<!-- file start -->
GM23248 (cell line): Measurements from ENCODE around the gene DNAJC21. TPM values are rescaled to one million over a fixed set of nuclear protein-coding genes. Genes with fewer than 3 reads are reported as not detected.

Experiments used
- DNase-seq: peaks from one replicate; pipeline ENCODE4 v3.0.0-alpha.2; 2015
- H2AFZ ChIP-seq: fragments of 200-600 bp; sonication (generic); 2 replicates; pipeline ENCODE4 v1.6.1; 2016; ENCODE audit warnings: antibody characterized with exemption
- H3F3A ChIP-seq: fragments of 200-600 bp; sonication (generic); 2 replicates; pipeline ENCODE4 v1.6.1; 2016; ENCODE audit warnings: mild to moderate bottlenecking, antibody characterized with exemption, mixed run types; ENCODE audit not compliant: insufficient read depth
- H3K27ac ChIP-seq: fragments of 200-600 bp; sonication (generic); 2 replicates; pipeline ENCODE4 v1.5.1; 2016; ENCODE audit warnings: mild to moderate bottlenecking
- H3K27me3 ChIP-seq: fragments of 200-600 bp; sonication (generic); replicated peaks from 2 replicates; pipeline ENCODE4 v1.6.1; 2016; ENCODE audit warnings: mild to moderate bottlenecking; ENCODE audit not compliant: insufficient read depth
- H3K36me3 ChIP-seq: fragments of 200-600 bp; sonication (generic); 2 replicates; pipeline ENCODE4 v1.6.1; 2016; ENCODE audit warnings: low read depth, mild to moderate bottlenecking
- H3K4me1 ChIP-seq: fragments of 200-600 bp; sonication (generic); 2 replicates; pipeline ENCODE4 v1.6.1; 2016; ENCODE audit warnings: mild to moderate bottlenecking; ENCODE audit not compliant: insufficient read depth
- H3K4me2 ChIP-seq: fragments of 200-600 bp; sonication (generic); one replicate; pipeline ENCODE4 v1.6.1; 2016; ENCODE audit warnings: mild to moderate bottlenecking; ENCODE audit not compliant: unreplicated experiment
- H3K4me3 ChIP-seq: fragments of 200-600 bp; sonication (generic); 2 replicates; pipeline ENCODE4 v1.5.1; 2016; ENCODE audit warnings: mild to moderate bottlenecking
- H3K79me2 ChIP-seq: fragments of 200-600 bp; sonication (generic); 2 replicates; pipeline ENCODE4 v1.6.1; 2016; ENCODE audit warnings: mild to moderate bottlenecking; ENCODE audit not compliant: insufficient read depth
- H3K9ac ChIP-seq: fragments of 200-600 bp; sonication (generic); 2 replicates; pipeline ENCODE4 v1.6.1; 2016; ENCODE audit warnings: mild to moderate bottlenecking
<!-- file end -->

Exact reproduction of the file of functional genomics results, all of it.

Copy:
GM23248 (cell line): Measurements from ENCODE around the gene DNAJC21. TPM values are rescaled to one million over a fixed set of nuclear protein-coding genes. Genes with fewer than 3 reads are reported as not detected.

Experiments used
- DNase-seq: peaks from one replicate; pipeline ENCODE4 v3.0.0-alpha.2; 2015
- H2AFZ ChIP-seq: fragments of 200-600 bp; sonication (generic); 2 replicates; pipeline ENCODE4 v1.6.1; 2016; ENCODE audit warnings: antibody characterized with exemption
- H3F3A ChIP-seq: fragments of 200-600 bp; sonication (generic); 2 replicates; pipeline ENCODE4 v1.6.1; 2016; ENCODE audit warnings: mild to moderate bottlenecking, antibody characterized with exemption, mixed run types; ENCODE audit not compliant: insufficient read depth
- H3K27ac ChIP-seq: fragments of 200-600 bp; sonication (generic); 2 replicates; pipeline ENCODE4 v1.5.1; 2016; ENCODE audit warnings: mild to moderate bottlenecking
- H3K27me3 ChIP-seq: fragments of 200-600 bp; sonication (generic); replicated peaks from 2 replicates; pipeline ENCODE4 v1.6.1; 2016; ENCODE audit warnings: mild to moderate bottlenecking; ENCODE audit not compliant: insufficient read depth
- H3K36me3 ChIP-seq: fragments of 200-600 bp; sonication (generic); 2 replicates; pipeline ENCODE4 v1.6.1; 2016; ENCODE audit warnings: low read depth, mild to moderate bottlenecking
- H3K4me1 ChIP-seq: fragments of 200-600 bp; sonication (generic); 2 replicates; pipeline ENCODE4 v1.6.1; 2016; ENCODE audit warnings: mild to moderate bottlenecking; ENCODE audit not compliant: insufficient read depth
- H3K4me2 ChIP-seq: fragments of 200-600 bp; sonication (generic); one replicate; pipeline ENCODE4 v1.6.1; 2016; ENCODE audit warnings: mild to moderate bottlenecking; ENCODE audit not compliant: unreplicated experiment
- H3K4me3 ChIP-seq: fragments of 200-600 bp; sonication (generic); 2 replicates; pipeline ENCODE4 v1.5.1; 2016; ENCODE audit warnings: mild to moderate bottlenecking
- H3K79me2 ChIP-seq: fragments of 200-600 bp; sonication (generic); 2 replicates; pipeline ENCODE4 v1.6.1; 2016; ENCODE audit warnings: mild to moderate bottlenecking; ENCODE audit not compliant: insufficient read depth
- H3K9ac ChIP-seq: fragments of 200-600 bp; sonication (generic); 2 replicates; pipeline ENCODE4 v1.6.1; 2016; ENCODE audit warnings: mild to moderate bottlenecking